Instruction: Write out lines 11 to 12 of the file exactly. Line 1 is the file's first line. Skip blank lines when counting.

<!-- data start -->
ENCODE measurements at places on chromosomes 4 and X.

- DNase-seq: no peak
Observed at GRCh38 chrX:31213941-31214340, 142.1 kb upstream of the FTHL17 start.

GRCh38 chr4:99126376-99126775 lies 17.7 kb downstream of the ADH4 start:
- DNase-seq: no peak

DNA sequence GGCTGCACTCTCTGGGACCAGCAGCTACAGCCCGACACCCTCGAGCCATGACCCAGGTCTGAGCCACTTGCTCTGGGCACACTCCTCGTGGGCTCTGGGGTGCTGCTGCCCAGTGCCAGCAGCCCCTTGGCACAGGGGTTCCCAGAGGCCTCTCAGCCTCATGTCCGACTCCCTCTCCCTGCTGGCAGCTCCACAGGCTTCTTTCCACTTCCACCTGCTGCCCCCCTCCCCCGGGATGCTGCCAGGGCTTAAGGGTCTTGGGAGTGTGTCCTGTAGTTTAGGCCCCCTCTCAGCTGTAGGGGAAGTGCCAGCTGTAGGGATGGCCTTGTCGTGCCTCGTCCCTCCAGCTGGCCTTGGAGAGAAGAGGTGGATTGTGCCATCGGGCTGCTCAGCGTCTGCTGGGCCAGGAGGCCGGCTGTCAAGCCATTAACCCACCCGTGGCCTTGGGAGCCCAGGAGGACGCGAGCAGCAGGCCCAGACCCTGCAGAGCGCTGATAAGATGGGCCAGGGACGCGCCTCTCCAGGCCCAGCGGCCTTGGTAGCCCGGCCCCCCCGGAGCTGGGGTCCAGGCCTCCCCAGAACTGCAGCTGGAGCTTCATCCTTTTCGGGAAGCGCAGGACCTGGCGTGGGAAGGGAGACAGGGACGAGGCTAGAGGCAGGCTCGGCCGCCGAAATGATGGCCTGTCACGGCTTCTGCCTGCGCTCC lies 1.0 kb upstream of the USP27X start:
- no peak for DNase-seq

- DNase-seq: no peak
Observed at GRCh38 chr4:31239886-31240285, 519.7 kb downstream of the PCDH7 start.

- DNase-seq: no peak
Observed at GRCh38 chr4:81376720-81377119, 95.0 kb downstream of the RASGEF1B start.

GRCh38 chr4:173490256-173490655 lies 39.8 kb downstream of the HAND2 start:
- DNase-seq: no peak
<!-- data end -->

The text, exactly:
Observed at GRCh38 chr4:81376720-81377119, 95.0 kb downstream of the RASGEF1B start.

GRCh38 chr4:173490256-173490655 lies 39.8 kb downstream of the HAND2 start: